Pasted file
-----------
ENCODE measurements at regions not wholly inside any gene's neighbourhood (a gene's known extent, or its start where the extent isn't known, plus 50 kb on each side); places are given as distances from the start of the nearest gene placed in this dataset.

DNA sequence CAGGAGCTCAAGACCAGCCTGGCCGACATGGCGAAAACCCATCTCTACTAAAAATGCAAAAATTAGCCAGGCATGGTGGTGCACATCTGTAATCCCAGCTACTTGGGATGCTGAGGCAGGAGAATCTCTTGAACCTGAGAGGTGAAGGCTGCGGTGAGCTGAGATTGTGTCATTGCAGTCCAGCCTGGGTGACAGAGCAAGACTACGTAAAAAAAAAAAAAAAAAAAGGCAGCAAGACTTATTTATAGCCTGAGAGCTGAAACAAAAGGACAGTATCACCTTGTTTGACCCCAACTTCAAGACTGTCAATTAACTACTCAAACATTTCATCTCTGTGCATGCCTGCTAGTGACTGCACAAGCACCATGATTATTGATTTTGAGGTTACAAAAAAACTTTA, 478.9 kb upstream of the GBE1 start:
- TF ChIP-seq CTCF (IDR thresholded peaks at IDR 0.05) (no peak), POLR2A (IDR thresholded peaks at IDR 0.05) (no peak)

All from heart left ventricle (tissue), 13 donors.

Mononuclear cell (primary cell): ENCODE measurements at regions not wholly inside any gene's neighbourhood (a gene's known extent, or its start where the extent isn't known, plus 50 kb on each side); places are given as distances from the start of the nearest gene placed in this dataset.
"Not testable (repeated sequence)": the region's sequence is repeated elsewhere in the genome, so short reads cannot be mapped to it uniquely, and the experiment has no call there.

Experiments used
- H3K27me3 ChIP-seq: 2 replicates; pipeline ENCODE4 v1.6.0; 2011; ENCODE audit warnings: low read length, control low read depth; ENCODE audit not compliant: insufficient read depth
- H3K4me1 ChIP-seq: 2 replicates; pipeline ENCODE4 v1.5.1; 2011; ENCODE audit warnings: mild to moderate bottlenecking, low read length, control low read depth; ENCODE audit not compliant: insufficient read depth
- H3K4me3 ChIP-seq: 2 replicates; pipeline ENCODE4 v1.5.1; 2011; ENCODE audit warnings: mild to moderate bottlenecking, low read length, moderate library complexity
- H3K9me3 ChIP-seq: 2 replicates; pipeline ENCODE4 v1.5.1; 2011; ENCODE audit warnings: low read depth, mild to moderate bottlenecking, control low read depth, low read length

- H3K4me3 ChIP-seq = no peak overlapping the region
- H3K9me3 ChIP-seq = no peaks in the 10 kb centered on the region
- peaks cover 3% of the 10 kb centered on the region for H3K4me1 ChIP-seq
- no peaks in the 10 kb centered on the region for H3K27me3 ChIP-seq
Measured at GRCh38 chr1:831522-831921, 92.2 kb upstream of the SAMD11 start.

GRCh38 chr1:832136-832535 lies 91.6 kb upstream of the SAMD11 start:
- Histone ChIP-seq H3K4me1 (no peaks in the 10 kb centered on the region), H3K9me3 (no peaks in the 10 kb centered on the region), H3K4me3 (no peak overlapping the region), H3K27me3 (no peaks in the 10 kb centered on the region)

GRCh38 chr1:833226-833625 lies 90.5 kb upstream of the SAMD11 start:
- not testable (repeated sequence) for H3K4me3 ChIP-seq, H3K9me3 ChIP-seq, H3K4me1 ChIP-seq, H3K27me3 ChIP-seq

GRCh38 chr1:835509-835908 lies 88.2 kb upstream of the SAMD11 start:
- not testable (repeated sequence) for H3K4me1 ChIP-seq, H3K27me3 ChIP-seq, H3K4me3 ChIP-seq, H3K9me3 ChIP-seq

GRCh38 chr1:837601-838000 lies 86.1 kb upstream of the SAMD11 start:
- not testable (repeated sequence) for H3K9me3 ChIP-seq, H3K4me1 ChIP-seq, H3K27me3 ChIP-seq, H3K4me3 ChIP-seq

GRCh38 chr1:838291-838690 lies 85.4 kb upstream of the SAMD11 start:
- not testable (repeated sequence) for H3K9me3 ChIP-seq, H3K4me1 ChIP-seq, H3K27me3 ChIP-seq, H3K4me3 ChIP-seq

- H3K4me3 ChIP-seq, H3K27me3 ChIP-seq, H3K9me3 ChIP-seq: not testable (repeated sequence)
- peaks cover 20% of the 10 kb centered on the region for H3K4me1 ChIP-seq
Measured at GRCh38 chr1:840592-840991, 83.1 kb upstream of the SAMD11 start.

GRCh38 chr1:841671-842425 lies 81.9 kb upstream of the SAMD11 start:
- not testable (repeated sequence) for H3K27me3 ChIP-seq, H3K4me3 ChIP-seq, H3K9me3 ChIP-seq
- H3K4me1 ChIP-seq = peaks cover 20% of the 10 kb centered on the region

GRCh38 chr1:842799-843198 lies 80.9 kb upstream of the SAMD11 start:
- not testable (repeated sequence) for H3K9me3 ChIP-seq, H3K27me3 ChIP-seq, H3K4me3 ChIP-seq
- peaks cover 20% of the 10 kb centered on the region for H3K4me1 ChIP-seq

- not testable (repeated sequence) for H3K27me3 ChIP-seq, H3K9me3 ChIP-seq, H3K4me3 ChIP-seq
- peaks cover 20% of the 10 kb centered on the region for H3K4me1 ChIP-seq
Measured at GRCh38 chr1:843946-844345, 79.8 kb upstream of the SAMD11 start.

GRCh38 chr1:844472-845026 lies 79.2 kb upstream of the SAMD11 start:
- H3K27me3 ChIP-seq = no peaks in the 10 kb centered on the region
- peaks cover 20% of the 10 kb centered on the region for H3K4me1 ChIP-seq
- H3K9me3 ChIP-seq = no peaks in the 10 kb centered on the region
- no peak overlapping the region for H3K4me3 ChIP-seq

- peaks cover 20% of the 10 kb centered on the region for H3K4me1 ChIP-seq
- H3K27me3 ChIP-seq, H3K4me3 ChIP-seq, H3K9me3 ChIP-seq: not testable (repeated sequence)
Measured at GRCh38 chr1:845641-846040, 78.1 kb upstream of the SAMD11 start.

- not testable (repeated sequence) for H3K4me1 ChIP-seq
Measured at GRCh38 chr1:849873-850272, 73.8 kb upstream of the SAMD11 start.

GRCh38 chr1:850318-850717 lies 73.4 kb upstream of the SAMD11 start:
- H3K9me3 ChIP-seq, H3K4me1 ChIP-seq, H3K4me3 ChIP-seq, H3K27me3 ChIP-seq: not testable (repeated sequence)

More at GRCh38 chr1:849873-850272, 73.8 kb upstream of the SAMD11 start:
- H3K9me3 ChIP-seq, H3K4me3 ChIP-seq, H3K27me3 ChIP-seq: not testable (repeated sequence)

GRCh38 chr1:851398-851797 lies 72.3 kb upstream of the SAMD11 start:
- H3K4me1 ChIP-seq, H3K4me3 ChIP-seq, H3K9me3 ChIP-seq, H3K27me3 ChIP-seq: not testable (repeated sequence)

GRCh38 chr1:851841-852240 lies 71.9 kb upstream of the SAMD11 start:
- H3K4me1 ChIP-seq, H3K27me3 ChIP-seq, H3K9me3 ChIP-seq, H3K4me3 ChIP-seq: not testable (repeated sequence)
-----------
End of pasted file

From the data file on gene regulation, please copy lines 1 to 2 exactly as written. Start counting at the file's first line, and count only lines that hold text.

ENCODE measurements at regions not wholly inside any gene's neighbourhood (a gene's known extent, or its start where the extent isn't known, plus 50 kb on each side); places are given as distances from the start of the nearest gene placed in this dataset.

DNA sequence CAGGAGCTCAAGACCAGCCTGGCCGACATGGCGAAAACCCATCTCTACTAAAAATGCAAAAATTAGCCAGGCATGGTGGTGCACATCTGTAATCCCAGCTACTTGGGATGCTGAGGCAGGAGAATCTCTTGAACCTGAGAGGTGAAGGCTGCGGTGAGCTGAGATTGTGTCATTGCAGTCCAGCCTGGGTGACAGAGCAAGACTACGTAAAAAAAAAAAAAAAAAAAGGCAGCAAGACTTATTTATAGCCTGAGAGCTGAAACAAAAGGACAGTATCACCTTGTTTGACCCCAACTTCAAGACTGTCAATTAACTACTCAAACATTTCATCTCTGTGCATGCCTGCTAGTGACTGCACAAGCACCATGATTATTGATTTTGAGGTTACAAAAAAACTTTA, 478.9 kb upstream of the GBE1 start: